His murder sparked outrage and action by residents of the Spanish-speaking community. They are banding together to make sure tragedies like the death of Cruz don't happen again.
"I'm always looking front and back wherever I walk because I'm myself scared," said Aida Hernandez.
Hernandez watches where she walks. And like many in the Chambersburg section of Trenton is concerned about what she feels is an increase in robberies and assaults targeting the Spanish-speaking community - some of whom walk because they don't have a driver's license and carry their cash because they don't have bank accounts.
They're referred to in street slang as "walking ATMs."
Hernandez explains, "For the Guatemalans, yeah, those are the ones that be targeted... Because they know they're hardworking people and a lot of them don't got papers and they have their money on them."
Trenton's Latino community galvanized after the February 15th murder of 18-year-old Julio Cesar Cruz Cruz. A Guatemalan who'd been in the U.S. only a matter of weeks and was about to start a job, Cruz was killed outside his Rusling Avenue home in what police think was am attempted robbery.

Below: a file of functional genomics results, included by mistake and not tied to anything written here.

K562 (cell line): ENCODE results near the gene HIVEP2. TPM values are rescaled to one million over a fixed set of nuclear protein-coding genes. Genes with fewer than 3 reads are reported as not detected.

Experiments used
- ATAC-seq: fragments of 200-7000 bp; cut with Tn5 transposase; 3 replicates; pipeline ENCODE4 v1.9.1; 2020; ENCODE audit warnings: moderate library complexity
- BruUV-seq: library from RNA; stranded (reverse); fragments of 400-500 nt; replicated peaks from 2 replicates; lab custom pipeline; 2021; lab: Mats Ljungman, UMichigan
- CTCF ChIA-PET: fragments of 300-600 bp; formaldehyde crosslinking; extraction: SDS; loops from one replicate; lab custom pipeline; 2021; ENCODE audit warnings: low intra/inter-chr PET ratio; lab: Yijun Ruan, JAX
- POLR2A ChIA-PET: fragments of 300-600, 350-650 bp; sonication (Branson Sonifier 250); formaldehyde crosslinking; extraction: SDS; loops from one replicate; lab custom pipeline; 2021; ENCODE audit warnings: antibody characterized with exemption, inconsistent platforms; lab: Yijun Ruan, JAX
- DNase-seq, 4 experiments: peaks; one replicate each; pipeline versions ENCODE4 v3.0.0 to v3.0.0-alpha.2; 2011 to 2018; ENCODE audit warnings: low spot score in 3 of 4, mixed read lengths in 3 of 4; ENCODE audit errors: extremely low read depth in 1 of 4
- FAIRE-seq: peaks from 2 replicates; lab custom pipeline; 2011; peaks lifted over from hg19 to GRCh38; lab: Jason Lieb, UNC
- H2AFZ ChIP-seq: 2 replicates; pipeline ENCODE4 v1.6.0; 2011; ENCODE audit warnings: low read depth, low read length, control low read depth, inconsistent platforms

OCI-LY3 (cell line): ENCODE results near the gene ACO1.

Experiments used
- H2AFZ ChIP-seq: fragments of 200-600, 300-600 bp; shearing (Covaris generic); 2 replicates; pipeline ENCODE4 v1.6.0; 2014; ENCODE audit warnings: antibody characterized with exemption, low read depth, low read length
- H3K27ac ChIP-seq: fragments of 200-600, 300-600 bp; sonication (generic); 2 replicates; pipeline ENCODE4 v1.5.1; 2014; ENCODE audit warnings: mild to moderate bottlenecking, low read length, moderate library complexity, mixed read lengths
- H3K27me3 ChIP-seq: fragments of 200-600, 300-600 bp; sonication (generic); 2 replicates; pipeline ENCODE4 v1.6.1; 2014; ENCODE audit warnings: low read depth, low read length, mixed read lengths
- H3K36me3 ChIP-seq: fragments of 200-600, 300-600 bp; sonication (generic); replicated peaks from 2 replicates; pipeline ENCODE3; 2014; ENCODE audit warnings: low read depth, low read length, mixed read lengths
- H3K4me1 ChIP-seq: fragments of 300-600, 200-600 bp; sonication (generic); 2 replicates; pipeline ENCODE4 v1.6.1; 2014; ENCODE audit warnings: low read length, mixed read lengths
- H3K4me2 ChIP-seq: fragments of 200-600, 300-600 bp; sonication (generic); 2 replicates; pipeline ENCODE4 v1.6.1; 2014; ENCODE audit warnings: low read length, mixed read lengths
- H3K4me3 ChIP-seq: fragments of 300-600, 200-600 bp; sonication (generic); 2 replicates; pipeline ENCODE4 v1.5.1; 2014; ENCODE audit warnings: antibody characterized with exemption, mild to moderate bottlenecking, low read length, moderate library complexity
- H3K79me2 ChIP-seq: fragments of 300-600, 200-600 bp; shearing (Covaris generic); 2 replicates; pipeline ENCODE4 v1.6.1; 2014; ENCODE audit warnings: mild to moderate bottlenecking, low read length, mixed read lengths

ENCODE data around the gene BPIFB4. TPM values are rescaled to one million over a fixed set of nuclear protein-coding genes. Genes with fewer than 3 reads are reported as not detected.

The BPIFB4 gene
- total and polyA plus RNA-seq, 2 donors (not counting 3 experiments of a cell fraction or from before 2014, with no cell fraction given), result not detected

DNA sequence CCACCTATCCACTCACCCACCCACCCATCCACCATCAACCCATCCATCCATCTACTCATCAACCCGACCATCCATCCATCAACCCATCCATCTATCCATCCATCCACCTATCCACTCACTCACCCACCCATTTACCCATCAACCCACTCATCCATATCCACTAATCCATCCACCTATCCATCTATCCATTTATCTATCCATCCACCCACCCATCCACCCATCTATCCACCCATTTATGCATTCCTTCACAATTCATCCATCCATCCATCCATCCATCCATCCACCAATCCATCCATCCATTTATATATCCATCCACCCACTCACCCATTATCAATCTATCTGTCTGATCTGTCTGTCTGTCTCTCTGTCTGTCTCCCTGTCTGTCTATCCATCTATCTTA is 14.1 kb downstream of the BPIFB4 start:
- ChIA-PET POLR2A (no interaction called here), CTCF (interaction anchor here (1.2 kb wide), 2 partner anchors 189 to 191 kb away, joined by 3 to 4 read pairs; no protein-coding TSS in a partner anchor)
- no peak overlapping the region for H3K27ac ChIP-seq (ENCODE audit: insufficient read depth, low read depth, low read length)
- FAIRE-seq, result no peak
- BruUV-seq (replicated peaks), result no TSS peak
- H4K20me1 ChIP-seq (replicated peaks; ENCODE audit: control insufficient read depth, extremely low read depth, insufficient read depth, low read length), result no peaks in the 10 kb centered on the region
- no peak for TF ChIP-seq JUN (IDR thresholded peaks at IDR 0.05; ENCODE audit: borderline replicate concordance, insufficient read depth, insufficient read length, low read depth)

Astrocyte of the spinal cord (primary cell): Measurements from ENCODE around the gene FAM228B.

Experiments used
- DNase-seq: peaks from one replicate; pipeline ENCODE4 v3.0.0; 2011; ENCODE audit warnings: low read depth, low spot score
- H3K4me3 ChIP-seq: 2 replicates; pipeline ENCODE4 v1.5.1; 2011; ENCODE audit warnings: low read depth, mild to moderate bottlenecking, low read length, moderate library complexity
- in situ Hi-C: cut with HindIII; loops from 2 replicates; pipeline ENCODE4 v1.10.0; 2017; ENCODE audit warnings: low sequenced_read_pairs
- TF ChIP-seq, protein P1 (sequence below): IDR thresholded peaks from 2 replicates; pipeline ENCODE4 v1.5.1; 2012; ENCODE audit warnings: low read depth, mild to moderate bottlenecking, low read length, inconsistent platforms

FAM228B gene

Cruz's family wants justice, and so do community leaders who are meeting with police, pastors, the prosecutor's office and local officials to plan for a city-wide safety summit in April.
Community activist Juan Martinez tells Action News, "Community activists want to canvass the neighborhood hoping to generate leads in the Cruz murder and convince crime victims who may be here illegally it's safe to come forward."
Marwin Bravo of Hamilton Township says, "They'll say deportation things. They're afraid. They say, 'I'd rather lose a couple hundred bucks than people send me back home.'"
Trenton Police Director Ralph Rivera tells us, "If they're a victim of crime the focus is not gonna be on them, that they're here illegally in the country or the state. The focus is gonna be on the person who committed the crime against them, the perpetrator."
Among the many groups at today's meeting was a local bank who offered to set up accounts for immigrants who don't have a social security number, but can provide identification.
After the local community raised enough money to send his body back home, Julio Cesar Cruz Cruz was buried today in Guatemala.